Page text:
The last few weeks I’ve begun thinking of community. What is it, where is it found, how and why is it important, and what does God say about it? My journey on this topic began as a small thought out of a yearning I felt in my heart to be nearer to others. Just as I began to seriously think of these things, I was invited to a couple Christian small groups (one of which was specifically discussing the topic of community!), and a good friend of mine shared some of his thoughts on a related subject, which lead me to pull Life Together (by Dietrich Bonhoeffer) down from my library shelf to start it over and read it through.
Side note about Life Together: I encourage you to read this book, it will challenge you first of all to think deeply as you read it, but it will also challenge you about the life you live with Jesus. It’s a difficult book to read, but hard things are often worth the energy and time spent.
I have come to few conclusions yet, at least none to lengthy to write about, but I want to share with you a section from chapter three in Life Together. Though I’m over halfway through the book, this excerpt struck me as a good introduction to thoughts about community.
Many people seek fellowship because they are afraid to be alone. Because they cannot stand loneliness, they are driven to seek the company of other people. There are Christians, too, who cannot endure being alone, who have had some bad experiences with themselves, who hope they will gain some help in association with others. They are generally disappointed. Then they blame the fellowship for what is really their own fault. The Christian community is not a spiritual sanatorium. The person who comes into a fellowship because he is running away from himself is misusing it for the sake of diversion, no matter how spiritual this diversion may appear. He is really not seeking community at all, but only distraction which will allow him to forget his loneliness for a brief time, the very alienation that creates the deadly isolation of man. The disintegration of communication and all genuine experience, and finally resignation and spiritual death are the result of such attempts to find a cure.
It is good to question motives, to check them against truth. While community is a good thing, it can be used wrongly. Hiding, whether alone or in community, is not how God desires us to live. I know what it’s like to hide, and how easy it is… even to hide from the hiding. By that I mean, you can try to hide your hiding from others. I think this is often done by joining community. Join a group, show your smiling face, laugh a little, talk together, say your goodbyes and then return home to your lonely heart. I think this happens far too much, and I want to be careful not to allow it to happen in my life. Only when one can live a healthy life alone, can one live a healthy life in community, and, I believe, the other way around is true as well.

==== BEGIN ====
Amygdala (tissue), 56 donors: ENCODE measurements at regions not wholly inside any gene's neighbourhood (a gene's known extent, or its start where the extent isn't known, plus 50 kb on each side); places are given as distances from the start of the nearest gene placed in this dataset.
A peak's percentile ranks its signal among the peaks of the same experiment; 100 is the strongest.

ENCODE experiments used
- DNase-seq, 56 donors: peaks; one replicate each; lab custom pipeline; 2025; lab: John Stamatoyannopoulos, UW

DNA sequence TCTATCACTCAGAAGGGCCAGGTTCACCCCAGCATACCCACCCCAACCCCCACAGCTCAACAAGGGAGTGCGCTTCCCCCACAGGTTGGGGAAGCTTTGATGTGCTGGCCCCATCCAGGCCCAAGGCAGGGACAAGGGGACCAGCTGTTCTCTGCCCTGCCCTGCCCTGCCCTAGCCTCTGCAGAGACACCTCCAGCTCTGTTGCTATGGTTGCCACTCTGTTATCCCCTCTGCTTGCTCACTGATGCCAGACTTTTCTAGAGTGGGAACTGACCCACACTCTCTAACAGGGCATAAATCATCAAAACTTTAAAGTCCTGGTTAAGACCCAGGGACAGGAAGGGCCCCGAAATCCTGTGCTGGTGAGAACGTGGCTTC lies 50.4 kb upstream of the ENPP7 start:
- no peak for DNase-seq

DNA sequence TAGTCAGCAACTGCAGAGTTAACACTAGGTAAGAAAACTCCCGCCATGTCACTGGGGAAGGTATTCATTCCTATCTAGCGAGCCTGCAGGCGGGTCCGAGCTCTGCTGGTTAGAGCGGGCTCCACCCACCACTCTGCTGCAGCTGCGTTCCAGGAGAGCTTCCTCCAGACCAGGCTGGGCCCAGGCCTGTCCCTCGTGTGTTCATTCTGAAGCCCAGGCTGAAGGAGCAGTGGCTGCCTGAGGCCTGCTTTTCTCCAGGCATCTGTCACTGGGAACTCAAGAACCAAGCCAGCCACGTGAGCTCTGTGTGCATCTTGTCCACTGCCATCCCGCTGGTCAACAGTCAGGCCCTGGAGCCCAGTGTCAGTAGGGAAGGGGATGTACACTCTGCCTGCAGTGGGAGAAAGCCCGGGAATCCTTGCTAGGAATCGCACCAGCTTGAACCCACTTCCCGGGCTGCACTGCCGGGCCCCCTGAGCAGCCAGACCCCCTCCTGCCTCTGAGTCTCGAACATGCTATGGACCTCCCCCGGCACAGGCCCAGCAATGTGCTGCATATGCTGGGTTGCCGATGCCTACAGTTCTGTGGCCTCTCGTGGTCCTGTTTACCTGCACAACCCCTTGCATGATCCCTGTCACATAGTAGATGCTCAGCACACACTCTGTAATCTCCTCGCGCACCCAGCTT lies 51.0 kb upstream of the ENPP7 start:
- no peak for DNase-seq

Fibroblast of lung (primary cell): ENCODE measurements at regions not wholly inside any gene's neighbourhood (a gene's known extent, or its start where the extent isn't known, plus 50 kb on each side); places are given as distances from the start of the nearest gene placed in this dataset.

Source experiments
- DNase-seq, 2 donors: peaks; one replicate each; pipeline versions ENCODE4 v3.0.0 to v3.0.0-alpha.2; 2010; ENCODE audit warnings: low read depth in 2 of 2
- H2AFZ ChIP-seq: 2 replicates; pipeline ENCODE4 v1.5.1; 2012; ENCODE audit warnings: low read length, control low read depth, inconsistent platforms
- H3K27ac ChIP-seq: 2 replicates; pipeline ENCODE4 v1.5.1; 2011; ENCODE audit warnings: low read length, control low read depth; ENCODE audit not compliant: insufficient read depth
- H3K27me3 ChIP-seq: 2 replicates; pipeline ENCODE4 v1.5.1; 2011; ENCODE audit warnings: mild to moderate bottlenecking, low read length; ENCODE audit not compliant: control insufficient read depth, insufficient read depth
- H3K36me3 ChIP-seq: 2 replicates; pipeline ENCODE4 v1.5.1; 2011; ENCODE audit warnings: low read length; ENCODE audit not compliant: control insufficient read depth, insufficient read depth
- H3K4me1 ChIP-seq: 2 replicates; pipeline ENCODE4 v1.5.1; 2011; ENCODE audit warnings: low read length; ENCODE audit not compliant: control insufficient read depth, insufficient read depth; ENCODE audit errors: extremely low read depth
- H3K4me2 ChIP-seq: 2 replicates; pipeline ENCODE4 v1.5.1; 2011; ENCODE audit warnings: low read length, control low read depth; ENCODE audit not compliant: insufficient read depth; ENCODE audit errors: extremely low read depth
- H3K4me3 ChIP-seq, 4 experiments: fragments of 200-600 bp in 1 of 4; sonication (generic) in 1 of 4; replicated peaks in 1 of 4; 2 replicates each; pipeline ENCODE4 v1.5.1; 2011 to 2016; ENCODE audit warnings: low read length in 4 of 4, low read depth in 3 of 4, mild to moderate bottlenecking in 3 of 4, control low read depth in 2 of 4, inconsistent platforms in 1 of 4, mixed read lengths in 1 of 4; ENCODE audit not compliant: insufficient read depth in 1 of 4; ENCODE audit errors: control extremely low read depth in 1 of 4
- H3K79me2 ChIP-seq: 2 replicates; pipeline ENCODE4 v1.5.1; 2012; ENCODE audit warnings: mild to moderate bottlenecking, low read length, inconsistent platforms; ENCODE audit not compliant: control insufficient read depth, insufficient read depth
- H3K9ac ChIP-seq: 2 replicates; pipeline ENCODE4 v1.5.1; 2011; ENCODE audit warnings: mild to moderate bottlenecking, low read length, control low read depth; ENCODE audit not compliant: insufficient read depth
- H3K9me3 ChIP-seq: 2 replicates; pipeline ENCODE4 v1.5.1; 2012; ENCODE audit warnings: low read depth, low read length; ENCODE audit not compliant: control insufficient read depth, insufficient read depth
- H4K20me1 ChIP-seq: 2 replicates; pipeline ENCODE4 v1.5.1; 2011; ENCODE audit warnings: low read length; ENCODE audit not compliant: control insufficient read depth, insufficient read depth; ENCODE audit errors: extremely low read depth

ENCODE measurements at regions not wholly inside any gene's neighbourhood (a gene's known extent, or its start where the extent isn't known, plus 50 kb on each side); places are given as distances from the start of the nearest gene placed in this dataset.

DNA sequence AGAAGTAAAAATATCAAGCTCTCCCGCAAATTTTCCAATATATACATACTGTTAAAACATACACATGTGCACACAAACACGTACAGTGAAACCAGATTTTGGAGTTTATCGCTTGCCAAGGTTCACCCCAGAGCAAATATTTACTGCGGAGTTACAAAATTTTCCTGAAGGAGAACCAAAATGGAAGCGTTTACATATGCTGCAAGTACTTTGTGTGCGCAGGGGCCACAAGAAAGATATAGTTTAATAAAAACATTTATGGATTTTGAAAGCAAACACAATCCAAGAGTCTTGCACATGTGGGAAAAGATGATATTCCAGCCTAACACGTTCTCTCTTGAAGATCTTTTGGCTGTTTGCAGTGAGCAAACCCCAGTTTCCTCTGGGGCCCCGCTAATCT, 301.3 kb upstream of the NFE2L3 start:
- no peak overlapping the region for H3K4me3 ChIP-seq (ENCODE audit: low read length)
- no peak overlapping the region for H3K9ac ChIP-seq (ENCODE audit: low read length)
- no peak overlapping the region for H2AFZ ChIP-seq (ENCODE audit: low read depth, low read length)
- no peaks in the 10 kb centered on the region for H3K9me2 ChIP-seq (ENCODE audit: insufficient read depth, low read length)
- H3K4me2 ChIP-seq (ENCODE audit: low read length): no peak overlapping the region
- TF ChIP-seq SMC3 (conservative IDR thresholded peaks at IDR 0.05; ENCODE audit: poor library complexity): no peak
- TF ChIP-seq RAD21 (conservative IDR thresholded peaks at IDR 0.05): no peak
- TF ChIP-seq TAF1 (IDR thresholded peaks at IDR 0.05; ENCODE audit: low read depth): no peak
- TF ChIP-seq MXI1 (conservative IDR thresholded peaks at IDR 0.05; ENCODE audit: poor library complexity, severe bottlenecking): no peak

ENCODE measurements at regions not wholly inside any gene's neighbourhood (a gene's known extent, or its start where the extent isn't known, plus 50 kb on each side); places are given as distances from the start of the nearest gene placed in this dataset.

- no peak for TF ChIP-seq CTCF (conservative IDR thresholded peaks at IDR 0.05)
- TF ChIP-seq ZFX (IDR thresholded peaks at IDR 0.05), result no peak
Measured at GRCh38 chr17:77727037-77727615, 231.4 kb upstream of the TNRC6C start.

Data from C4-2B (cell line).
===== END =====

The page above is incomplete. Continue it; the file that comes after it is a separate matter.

A healthy community, among other blocks is built upon a group of people gathered together with a common interest or passion. Whether it’s games of disc golf, or hockey, quilting together, or sharing in long discussions about philosophy or art, it’s life shared which brings us together. In Christian community, faith in Christ is where we find our commonality. It’s Christ who we each hunger to know better, to draw closer to, to live deeper for, and to become more like. It’s this community God desires for us to participate in with each other.
So if there is any encouragement in Christ, any comfort from love, any participation in the Spirit, any affection and sympathy, complete my joy by being of the same mind, having the same love, being in full accord and of one mind. (Philippians 2:1-2)
With that said, another aspect I believe is essential to healthy community is one which is not only a building block, but also a natural outflow from healthy community. This is love, or kindness for one another within the community. Members of a community are comrades with each other, sharing not only in life spent together, but in the thoughts and (for the Christian) prayers spent for each other when the community is apart. Consider this, have you ever felt truly connected in a relationship without caring for the other individual? Maybe you’ve striven for closeness, and hoped someone would know you well, but have never found what your heart dreams to find. Could it be you’ve cared more for yourself than for others? Do you try participating in community while thinking more of yourself, and how to make yourself happy, than you do about how you could care for the man or lady sitting next to you? I know I have and it has never worked out. I am confident one can never fully live in community while thinking of their-self first.
Do nothing from selfish ambition or conceit, but in humility count others more significant than yourselves. Let each of you look not only to his own interests, but also to the interests of others. (Philippians 2:3-4)
Let God be our unity, and through him and by his grace let us find joy in one another, and fellowship with one another.